By the sixth month, most babies manage to turn independently around their own body axis and pull themselves into the sitting position by holding onto solid objects. In addition, the leg muscles have already strengthened so that the baby's legs can carry at least a part of the body weight itself. (Standing or running are atypical at this time and not recommended because of the not yet mature bones and joint structures).
Already at the beginning of the sixth month of life, the baby begins to be more reserved and "shy" towards unknown persons or to be afraid. This is a natural development process. In addition, the baby manages to continue performing the skills learned or acquired until the age of six months.
Between the sixth and seventh months of life, the fine motor skills of the baby, ie the ability to perform more precise movements, develop further. The so-called thumb-finger grip is a typical sign of this. In doing so, the baby extends his index finger and thumb while gripping and grabs the other three fingers.
The previously acquired skills are now possibly supplemented by sitting without help, as well as standing with holding.
Social development up to the eighth month of life differs little from the previous development. Only at the beginning of the eighth month of life do the babies make any significant progress in development.
Even the linguistic development hardly changes in comparison to the one up to the seventh month of life.
In addition to the thumb-finger-grip is now added that the child is able to beat objects such as building blocks together.
So far, the baby could stand alone if it has held on. The sole getting up was so far rather untypical. Now the baby begins to pull objects up to get to a standstill. In addition, the baby can now manage to sit up by itself.
At this age one can observe with the babies that they clap in addition to the already skilled more in the hands and turn off and / or.
At this age, there are no significant changes to the development progress made to date.
The gripping of the child changes now a bit. The previous thumb-finger-grip is now often replaced by the so-called tweezers handle. This means the increased grip with forefinger and thumb.
Now that the baby is able to stand on her own, the babies are now increasingly walking along furniture. The piece of furniture (or similar) serves as a support, since free standing is often not possible.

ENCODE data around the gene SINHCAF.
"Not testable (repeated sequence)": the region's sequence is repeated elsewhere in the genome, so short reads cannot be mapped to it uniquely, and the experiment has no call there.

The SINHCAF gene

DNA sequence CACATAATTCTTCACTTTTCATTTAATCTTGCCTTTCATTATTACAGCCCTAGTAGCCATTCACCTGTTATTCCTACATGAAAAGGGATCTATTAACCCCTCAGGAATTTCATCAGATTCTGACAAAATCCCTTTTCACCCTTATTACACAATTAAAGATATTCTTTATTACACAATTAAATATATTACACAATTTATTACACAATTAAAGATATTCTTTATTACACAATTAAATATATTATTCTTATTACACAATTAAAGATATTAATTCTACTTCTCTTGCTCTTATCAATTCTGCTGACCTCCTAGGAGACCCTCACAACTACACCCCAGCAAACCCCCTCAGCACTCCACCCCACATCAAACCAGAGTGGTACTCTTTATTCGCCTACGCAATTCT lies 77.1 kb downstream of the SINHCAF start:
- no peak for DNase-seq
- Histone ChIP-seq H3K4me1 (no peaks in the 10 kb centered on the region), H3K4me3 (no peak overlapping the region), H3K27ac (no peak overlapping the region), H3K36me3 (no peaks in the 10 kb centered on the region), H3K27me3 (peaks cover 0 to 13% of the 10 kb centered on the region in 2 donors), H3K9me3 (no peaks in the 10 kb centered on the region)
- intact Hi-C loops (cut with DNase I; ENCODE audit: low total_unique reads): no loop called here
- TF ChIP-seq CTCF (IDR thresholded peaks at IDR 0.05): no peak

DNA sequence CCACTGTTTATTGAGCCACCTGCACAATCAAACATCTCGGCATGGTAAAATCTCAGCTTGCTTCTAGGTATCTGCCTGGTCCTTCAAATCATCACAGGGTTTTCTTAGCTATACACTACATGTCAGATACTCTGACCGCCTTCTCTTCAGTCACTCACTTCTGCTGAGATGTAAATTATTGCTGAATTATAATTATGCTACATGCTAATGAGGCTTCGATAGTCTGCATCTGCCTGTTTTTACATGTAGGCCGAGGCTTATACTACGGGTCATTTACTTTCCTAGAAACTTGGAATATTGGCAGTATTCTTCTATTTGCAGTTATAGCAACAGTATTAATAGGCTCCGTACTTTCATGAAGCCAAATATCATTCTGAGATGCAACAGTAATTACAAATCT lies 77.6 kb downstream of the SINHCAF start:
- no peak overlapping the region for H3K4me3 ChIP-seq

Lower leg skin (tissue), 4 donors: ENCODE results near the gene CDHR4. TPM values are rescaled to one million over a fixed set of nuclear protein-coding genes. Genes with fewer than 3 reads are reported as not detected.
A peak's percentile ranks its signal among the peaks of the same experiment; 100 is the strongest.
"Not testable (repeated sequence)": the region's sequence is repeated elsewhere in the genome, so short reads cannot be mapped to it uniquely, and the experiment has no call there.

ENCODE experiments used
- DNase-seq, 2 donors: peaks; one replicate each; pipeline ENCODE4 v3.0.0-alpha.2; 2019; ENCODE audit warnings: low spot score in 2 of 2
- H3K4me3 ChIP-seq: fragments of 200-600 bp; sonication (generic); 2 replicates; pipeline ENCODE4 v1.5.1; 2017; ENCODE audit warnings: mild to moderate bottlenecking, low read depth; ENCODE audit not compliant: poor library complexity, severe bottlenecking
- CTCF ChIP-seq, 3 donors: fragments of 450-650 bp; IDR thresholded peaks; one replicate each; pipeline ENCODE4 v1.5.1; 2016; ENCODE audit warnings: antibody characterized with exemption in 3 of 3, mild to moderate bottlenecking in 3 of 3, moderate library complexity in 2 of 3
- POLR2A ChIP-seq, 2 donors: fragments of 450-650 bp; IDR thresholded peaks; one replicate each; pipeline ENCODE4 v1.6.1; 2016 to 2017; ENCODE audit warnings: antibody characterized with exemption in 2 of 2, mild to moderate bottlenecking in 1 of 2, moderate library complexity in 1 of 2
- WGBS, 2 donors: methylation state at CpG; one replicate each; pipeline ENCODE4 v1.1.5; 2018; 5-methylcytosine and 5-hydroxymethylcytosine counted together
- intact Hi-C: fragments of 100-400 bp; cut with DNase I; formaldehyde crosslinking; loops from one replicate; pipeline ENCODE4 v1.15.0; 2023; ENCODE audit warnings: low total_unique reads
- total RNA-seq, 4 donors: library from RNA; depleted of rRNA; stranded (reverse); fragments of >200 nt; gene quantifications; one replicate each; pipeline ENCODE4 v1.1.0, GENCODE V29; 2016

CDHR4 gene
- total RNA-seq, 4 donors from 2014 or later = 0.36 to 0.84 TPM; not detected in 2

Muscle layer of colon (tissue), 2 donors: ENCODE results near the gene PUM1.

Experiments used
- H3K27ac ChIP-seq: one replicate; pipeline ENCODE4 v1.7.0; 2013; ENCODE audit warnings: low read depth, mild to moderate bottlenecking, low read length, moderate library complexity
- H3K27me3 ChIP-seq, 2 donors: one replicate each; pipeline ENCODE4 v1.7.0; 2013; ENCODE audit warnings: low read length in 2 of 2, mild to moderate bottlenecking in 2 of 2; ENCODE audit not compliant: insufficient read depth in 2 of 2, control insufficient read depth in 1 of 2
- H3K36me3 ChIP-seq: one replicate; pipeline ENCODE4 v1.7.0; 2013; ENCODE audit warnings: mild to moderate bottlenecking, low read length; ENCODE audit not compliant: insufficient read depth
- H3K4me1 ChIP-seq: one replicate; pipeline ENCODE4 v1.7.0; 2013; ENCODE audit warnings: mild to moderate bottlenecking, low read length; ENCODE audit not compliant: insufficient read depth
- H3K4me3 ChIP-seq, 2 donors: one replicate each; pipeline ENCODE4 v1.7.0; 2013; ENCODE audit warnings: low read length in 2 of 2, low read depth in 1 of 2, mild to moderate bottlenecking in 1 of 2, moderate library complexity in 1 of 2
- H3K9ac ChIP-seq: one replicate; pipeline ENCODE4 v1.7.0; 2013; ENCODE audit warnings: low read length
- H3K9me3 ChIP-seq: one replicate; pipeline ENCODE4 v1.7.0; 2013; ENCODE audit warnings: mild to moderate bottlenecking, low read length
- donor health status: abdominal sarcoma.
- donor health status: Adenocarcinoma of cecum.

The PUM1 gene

At the age of nine to ten months one can observe that the children are already starting to play with another person with a ball or to interact differently. In addition, the child can already express wishes and needs without screaming.
So far it has only been possible for babies to say "mom" or "daddy" undirectedly. From now on, it is also more frequently observed that the babies start to purposefully say to mother "Mama" and father "Daddy".
As for the fine motor skills of the baby at this time, no further major milestones are expected until the beginning of the first year of life. Some babies are now able to drink from a cup.
By running, in which the babies have supported themselves on furniture or other objects, the muscles and bones have strengthened so much that many babies from now on, even for a brief moment free.
In essence, further new social development progress can only be observed after the first birthday. However, this is always dependent on the previous individual development of the baby.
Addressing parents with "mom" or "dad" works better, and now and then, babies of that age can form "two-word phrases" that do not contain the words "mom" or "daddy."
Here, too, new development progress can often only be noticed after the first birthday. Nevertheless, here too, it is always dependent on the past development when and to what extent new changes in the development show.
Most children can not stand independently at the age of 11 months. In some children, however, can be seen significant progress in the support and maintenance work of the trunk.